Two studies highlight important progress in the first-line therapy of urothelial carcinoma discovered when it has already passed the early stages. For the first time there are more effective strategies than chemotherapy alone
For over three decades bladder cancer it is treated more or less the same way: surgery if possible, sometimes radiotherapy and different types of chemotherapy in the presence of an advanced stage neoplasm. In recent years, then, they have arrived
new immunotherapy medicines
and molecularly targeted which aim to stop or delay the evolution of the neoplasm in patients in an advanced or metastatic stage. From the congress of the European Society for Medical Oncology (Esmo), recently concluded in Madrid, further progress arrives which is destined to change the current standard treatments.
Watch out for blood in your urine
There are approximately 29,200 new cases of bladder cancer diagnosed every year in Italy, the fourth most frequent form of cancer in our country after the age of 50: although it mainly affects men, the numbers are growing in females especially due to the increase in smokers (cigarettes are responsible for 43% of male urothelial neoplastic diseases and 25% of female ones). In 75% of patients the disease is identified at the initial stage and confined to the superficial parts of the bladder wall; when possible, surgical intervention is possible with good healing opportunities.
Urothelial carcinoma, more commonly called bladder cancer, a malignant neoplasm that originates fromurothelium
the mucosa that internally lines the bladder and the upper urinary tract that conveys urine from the kidney into the bladder, which is the organ most affected by this tumor – explains Sergio Bracarda, director of the Department of Oncology and Medical and Translational Oncology of the Santa Maria Hospital in Terni -. The main alarm bell is the presence of blood in the urine: a clear symptom that should be reported to your doctor and urologist specialist as soon as possible to perform more specific tests with diagnostic intent. Precious time: arriving at an early diagnosis means not only that the chances of recovery are greater, because the disease is still localized and has not metastasized, but also being able to be treated with less invasive therapies, with fewer side effects and a better quality of life .
In 75% of patients the disease is identified at the initial stage and confined to the superficial parts of the bladder wall; when possible, surgical intervention is possible with good healing opportunities, so much so that Five years after diagnosis, an average of eight out of 10 patients are alive in the early stages. More difficult to manage are metastatic cases which in Italy amount to around 7,300 per year: despite the various successes obtained with the recent arrival of immunotherapy drugs, in fact, new solutions capable of extending the lives of patients are being sought.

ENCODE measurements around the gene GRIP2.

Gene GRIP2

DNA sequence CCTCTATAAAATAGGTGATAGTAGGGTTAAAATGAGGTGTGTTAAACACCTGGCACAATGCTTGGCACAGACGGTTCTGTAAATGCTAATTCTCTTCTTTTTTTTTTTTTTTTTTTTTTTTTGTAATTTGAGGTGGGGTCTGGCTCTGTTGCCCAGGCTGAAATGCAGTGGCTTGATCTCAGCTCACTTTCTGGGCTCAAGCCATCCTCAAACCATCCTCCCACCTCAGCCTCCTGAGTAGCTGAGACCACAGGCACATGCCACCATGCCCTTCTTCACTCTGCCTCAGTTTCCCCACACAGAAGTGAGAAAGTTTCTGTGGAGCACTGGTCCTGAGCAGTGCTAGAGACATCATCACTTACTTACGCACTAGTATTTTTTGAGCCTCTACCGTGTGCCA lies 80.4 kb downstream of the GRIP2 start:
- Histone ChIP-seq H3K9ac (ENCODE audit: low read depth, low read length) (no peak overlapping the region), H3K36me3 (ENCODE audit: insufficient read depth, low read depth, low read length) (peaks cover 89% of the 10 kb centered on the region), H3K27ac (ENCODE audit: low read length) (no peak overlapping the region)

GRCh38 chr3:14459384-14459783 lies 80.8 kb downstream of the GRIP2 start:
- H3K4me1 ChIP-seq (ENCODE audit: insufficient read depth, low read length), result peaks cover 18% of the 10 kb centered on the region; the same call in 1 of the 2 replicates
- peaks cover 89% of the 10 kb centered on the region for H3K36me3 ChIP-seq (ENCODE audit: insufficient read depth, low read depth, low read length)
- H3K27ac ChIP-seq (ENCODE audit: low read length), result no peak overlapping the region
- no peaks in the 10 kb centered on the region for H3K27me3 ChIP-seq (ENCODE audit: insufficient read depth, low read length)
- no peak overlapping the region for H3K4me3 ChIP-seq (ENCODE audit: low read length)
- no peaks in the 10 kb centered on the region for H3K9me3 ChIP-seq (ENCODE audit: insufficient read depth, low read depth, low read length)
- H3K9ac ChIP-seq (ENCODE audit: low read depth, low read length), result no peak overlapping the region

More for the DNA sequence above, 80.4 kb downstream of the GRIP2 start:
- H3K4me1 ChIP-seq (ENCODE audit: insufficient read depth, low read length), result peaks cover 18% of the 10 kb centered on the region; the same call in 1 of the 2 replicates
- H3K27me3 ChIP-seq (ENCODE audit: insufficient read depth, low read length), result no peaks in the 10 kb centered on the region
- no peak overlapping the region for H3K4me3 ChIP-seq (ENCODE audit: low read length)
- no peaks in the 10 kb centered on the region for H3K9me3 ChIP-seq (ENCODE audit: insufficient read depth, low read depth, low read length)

Two studies presented at the last Esmo conference in the presidential session, reserved for the most important research, go in this direction. Both trials were of phase three (the last before the final approval and entry onto the market of a medicine), conducted on patients with locally advanced or metastatic, inoperable and previously untreated urothelial carcinoma.
The outcomes were judged for both studies destined to change current clinical practice – underlines Bracarda, who is also president of SIUrO (Italian Society of Uro-Oncology) -. The evolution of treatments in urothelial carcinoma continues in a tumultuous way: in the space of a few years we have gone from simple chemotherapy to chemo followed by maintenance immunotherapy (avelumab) already approved and available in our country, with a clear survival advantage compared to two studies in which immunotherapy had been associated, unsuccessfully, simultaneously with chemotherapy.
The two studies
The CheckMate 901 trial you involved over 600 patients and the first to demonstrate a benefit in using standard chemo (based on gemcitabine and cisplatin) with immunotherapy (nivolumab): The combination, administered in the front line, i.e. in those who had not received other treatments previously found to be effective both in improve overall survival of the participants, and disease progression-free survival (i.e. the time that elapses before a relapse) – clarifies the expert -. At a median follow-up of approximately 33 months, treatment with nivolumab plus chemo reduced the risk of death by 22%, demonstrating a median survival of 21.7 months compared to 18.9 months with chemotherapy alone. Furthermore, this treatment has “worked” in a greater number of patients than chemo alone.
Also the EV-302/KEYNOTE-A39 study tested a new solution in the front line, involving 886 patients: participants received chemotherapy (gemcitabine associated with cisplatin or carboplatin) or the new combination of enfortumab vedotin (an immunoconjugated antibody targeting Nectin 4) and pembrolizumab. The results – adds Bracarda – show how the new mix reduces the risk of death by over 50%. compared to chemotherapy alone and has determined a significant survival advantage of 31.5 months versus 16.
For the first time in the history of advanced stage urothelial carcinoma has been demonstrated a treatment that does not include standard chemotherapy is effective, but which is based on the combination of immunotherapy and an immunoconjugated antibody – concludes Andrea Necchi, director of Genitourinary Oncology at the IRCCS San Raffaele Hospital in Milan -. With this new approach, on average, the lifespan of patients almost doubles, exceeding two and a half years. And the risk of death is halved. We are facing a historic turning point, moreover in a category of patients who urgently need new strategies.
October 31, 2023 (modified October 31, 2023 | 07:29)
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